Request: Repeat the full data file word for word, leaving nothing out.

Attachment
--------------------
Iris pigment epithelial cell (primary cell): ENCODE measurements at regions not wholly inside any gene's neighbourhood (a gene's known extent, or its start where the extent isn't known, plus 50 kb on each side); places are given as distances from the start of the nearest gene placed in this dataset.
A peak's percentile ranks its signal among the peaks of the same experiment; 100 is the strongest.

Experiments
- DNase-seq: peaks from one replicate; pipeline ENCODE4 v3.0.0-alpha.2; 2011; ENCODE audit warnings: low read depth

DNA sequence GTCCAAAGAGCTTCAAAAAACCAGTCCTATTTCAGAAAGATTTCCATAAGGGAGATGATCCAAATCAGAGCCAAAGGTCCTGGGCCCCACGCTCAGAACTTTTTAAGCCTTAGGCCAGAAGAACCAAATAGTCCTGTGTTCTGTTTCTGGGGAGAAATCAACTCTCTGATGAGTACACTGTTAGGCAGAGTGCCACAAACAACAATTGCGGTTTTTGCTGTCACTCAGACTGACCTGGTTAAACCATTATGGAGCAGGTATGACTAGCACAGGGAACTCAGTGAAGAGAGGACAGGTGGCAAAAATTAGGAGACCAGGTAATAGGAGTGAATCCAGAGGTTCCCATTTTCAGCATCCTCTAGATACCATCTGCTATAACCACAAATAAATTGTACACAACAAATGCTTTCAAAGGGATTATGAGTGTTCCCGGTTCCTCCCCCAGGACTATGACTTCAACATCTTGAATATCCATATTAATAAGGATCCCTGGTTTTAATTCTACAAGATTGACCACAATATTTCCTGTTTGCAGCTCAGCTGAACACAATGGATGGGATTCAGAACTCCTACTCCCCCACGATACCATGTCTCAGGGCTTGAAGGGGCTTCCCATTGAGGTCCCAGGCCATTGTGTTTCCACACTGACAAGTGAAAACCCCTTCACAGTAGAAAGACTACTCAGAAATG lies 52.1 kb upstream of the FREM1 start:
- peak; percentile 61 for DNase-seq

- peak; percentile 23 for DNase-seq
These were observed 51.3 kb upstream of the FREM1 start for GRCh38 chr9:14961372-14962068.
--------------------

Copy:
Iris pigment epithelial cell (primary cell): ENCODE measurements at regions not wholly inside any gene's neighbourhood (a gene's known extent, or its start where the extent isn't known, plus 50 kb on each side); places are given as distances from the start of the nearest gene placed in this dataset.
A peak's percentile ranks its signal among the peaks of the same experiment; 100 is the strongest.

Experiments
- DNase-seq: peaks from one replicate; pipeline ENCODE4 v3.0.0-alpha.2; 2011; ENCODE audit warnings: low read depth

DNA sequence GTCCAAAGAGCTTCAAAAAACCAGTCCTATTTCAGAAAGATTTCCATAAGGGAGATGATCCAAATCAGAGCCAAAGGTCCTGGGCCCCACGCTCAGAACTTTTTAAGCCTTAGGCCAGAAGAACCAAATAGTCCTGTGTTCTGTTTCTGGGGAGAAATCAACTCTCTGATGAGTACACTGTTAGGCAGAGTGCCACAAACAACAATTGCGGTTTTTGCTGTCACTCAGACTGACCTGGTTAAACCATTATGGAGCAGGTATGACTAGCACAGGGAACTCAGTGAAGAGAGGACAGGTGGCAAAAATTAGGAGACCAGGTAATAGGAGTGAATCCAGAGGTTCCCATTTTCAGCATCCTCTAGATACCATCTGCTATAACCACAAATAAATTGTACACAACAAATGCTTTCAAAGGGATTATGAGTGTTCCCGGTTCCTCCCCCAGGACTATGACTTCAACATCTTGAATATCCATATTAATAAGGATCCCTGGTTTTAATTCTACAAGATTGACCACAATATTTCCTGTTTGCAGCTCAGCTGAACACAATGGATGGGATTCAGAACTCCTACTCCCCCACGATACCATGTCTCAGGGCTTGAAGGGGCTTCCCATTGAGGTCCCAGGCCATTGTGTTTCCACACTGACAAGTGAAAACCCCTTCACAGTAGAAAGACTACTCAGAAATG lies 52.1 kb upstream of the FREM1 start:
- peak; percentile 61 for DNase-seq

- peak; percentile 23 for DNase-seq
These were observed 51.3 kb upstream of the FREM1 start for GRCh38 chr9:14961372-14962068.